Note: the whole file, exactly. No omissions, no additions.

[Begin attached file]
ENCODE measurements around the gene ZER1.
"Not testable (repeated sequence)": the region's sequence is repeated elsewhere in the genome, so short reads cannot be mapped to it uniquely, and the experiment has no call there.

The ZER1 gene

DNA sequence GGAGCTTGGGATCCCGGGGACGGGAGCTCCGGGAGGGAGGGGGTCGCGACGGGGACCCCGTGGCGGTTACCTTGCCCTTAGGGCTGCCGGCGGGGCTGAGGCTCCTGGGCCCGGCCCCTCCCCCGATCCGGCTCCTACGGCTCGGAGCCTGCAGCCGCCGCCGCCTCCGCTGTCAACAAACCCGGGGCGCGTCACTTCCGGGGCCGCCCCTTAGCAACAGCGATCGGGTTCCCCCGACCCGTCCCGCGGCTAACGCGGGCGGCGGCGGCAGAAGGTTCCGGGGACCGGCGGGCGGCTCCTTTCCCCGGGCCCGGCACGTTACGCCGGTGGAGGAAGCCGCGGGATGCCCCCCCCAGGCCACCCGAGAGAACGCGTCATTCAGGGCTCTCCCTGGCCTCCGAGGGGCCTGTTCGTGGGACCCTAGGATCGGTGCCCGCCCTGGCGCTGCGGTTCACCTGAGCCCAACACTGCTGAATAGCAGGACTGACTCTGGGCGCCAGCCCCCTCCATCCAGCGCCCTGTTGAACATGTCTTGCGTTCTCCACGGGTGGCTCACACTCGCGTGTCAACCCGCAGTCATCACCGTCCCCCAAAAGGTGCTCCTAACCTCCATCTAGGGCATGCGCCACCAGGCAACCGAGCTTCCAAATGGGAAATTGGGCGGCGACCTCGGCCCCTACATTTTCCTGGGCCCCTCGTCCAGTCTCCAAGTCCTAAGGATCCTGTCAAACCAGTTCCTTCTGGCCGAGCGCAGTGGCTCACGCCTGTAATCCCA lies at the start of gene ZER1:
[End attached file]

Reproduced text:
ENCODE measurements around the gene ZER1.
"Not testable (repeated sequence)": the region's sequence is repeated elsewhere in the genome, so short reads cannot be mapped to it uniquely, and the experiment has no call there.

The ZER1 gene

DNA sequence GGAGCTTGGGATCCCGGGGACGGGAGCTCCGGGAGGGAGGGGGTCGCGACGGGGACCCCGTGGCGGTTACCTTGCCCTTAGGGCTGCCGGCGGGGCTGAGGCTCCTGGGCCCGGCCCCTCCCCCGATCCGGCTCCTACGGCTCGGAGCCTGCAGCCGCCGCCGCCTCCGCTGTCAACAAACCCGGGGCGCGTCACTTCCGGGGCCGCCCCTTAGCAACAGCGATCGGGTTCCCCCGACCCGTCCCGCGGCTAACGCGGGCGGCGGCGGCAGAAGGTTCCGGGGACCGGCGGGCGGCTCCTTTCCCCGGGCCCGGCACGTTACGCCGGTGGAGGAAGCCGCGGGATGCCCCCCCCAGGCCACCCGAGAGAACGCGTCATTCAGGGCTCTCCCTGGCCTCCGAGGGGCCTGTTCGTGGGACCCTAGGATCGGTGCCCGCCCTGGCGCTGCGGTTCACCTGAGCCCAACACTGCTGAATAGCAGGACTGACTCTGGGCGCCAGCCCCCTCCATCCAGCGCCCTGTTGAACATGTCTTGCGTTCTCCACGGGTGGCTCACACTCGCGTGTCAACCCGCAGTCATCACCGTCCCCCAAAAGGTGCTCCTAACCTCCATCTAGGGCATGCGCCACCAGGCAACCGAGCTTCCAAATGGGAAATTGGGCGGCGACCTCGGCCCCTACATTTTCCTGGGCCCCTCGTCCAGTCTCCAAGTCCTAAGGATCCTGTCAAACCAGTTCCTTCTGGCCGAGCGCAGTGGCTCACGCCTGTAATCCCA lies at the start of gene ZER1: